In our first assessment of the impact of Covid-19 on economic growth we had assumed that the pandemic will be contained without risk of government implementing measures that will severely restrict economic activity for a sustained period of time (at the time, reported cases in Nigeria were just 3). We have decanted our assumption of in-built resilience, revised downward our GDP growth forecasts and present our new base case, which is for a contraction in economic activities. The new and old forecasts are presented in Figure 1 below. By our estimate, GDP grew by 1.6% YoY over the first quarter of 2020 compared to our estimate of 1.8% YoY last month. The downgrade to growth in the first quarter emanated from the disruption in supply chains – which we believe affected both manufacturing and trade activities, especially in the last month of the quarter – and downward revision of Q1 oil production average to 2.0mbpd (+1.16% YoY) from 2.1mbpd (+4.35 YoY).



The downward adjustment to growth for the rest of the year relative to our prior estimate is due to a number of factors. Firstly, coming into the year we had expressed optimism regarding outputs from the oil and gas sector. Despite the planned OPEC cut which started in January, we stated that Nigeria’s compliance to the cut would be doubtful and modelled average crude oil production of 2.1mbpd. With the sudden turn of events amidst diminishing viability of some expensive wells, we believe compliance to the recent OPEC+ agreement is necessary even if minimal. Compared to the stipulated cut of 1.41mbpd, we estimate average crude oil production of 1.57mbpd which combined with condensates should average 1.85mbpd compared to Q1 20 average of 2.03mbpd.


Second, while a large fraction of the formal sector continues to operate sub-optimally, the informal sector has been completely shut down. The Informal Sector comprises any economic activity or source of income that is not fully regulated by the government and other public authorities. This includes subsistence farmers, small scale manufacturers and service providers (e.g. hairdressers, private taxi drivers, and carpenters), etc. According to the IMF, the IS accounted for ~65% of Nigeria’s 2017 GDP. Beyond actual shutdown of activities in the informal sector, the income to participants in that sector has been materially hampered with a transmission to lower consumption and demand. Accordingly, we note that with the lockdown and further extension, a large proportion of the economy would have been thrown into dire straits, especially with the absence of safety nets.


Third, compared to our earlier estimate wherein we only modelled the impact of the supply chains disruptions on manufacturing activities with a translation to trade activities, we now see the lockdown having a more telling impact on actual production. Also, the extension of the lockdown by another two weeks, suggests little to no economic activities all through the month of April.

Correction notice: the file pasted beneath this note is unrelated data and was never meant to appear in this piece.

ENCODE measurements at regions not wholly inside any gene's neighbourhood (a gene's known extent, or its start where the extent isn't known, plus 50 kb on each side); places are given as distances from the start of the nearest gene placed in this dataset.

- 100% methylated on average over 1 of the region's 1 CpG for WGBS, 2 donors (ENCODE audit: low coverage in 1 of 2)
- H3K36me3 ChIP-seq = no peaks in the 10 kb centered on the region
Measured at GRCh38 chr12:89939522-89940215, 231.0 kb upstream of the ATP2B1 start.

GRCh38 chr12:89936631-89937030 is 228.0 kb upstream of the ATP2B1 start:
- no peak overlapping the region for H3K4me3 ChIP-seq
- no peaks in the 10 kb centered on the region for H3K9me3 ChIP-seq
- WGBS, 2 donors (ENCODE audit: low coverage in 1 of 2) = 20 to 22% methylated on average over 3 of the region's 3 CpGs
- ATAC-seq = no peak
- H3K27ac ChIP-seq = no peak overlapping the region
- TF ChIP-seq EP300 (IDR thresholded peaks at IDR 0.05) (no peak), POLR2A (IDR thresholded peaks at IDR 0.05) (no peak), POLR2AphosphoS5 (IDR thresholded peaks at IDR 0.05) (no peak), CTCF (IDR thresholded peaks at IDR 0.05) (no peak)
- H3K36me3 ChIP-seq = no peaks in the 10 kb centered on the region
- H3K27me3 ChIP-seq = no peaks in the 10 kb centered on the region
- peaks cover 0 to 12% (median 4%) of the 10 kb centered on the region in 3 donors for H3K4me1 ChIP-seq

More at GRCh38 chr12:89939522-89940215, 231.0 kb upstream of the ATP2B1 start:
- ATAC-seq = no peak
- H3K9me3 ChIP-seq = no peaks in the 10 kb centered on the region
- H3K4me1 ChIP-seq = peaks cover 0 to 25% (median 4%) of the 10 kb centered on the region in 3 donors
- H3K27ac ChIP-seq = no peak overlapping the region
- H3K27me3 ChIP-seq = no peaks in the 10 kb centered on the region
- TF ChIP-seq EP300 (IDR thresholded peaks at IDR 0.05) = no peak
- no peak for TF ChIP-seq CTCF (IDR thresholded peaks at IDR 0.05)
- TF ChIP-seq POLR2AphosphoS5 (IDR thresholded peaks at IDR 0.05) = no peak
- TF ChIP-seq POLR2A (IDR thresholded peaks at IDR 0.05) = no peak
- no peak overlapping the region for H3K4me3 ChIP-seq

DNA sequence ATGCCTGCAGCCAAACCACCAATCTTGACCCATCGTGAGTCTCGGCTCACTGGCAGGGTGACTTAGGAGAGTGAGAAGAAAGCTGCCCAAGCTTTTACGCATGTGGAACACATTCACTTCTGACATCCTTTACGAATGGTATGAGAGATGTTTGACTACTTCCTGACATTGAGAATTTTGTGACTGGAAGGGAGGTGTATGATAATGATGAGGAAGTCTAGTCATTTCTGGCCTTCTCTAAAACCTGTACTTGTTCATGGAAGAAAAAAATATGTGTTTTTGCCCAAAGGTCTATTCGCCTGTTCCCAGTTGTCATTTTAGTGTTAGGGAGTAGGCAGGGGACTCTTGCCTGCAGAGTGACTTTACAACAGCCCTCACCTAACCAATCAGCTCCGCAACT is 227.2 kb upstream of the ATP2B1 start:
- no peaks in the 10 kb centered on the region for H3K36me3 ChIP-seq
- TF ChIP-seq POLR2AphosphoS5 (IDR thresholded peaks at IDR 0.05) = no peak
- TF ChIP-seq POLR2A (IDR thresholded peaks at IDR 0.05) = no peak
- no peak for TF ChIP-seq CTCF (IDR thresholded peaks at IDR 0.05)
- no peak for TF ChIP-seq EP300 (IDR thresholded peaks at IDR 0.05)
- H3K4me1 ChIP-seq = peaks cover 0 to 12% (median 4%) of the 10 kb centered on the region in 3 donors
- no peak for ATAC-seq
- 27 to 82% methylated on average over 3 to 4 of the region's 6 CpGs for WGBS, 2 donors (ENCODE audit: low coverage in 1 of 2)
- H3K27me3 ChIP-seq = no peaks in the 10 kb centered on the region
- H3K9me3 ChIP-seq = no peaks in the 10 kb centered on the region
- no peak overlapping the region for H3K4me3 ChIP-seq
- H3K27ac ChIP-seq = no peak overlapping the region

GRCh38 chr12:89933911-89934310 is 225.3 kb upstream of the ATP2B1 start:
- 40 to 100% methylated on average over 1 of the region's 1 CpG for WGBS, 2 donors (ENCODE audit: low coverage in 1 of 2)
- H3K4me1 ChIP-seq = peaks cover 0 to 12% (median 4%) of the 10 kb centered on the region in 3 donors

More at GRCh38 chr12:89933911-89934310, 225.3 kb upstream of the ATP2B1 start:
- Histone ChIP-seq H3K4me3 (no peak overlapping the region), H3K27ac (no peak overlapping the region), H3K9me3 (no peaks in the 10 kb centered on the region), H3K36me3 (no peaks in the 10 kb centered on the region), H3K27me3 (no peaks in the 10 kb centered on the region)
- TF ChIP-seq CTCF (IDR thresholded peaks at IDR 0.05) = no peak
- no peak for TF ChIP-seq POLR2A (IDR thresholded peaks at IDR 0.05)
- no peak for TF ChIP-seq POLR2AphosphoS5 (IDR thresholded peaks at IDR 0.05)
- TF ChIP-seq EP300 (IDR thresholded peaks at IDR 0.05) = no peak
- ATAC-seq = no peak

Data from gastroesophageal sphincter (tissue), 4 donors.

Fourth, while 3 states where announced by the federal government for official lockdown, more states have voluntarily adopted similar approaches, albeit with less impact on economic activities. Interestingly, at the time of announcing the lockdown on Sunday (29th March), Ogun state was added with just 3 cases recorded (with 111 cases in total across 11 states). As at 15th of April, the number of cases in other states e.g. Osun, Kano, Edo, Oyo, Katsina, Bauchi, Kaduna and Akwa Ibom have exceeded the level in Ogun when the first phase of the lockdown was implemented. Also, compared to the first phase of the lockdown, Nigeria now has 407 cases across 20 states. As such, with rising number of cases, the likelihood of restriction of economic activities extending beyond the month of April and lockdown being implemented in more states is not so farfetched.


Fifth, even with our expectation of the lockdown being relaxed at the end of April with strict rules on social distancing, the return to full-fledged economic activities might remain slow as complete containment without major escalation of Covid-19 could extend until the end of Q2 2020. As such, we see the second round effects of the economic disruption in the form of higher unemployment, weaker capital spending, materially lower consumption demand, corporate defaults and even more significant supply-side disruptions.


In all, compared to our prior estimate of a deceleration in GDP to 2.0%, we now see the economy contracting 1.6% YoY on our baseline scenario. Particularly, we expect the economy to enter a recession by the third quarter of the year, as we see GDP contracting for the remaining quarters of the year relative to the prior year. Our most positive scenario assumes that both fiscal and monetary measures will be sufficient to provide a fast reboot to the economy, complete containment of Covid-19 by the end of May and limited compliance with the OPEC+ cut. For the negative scenario, we assume that ongoing fiscal and monetary measures will be insufficient to provide necessary jolt for a fast restart of the economy. In this scenario, we expect a more telling impact of the second round effects of the economic disruption in the form of massive layoffs in the formal sector, corporate defaults, tightening of financial conditions and weaker capital spending.

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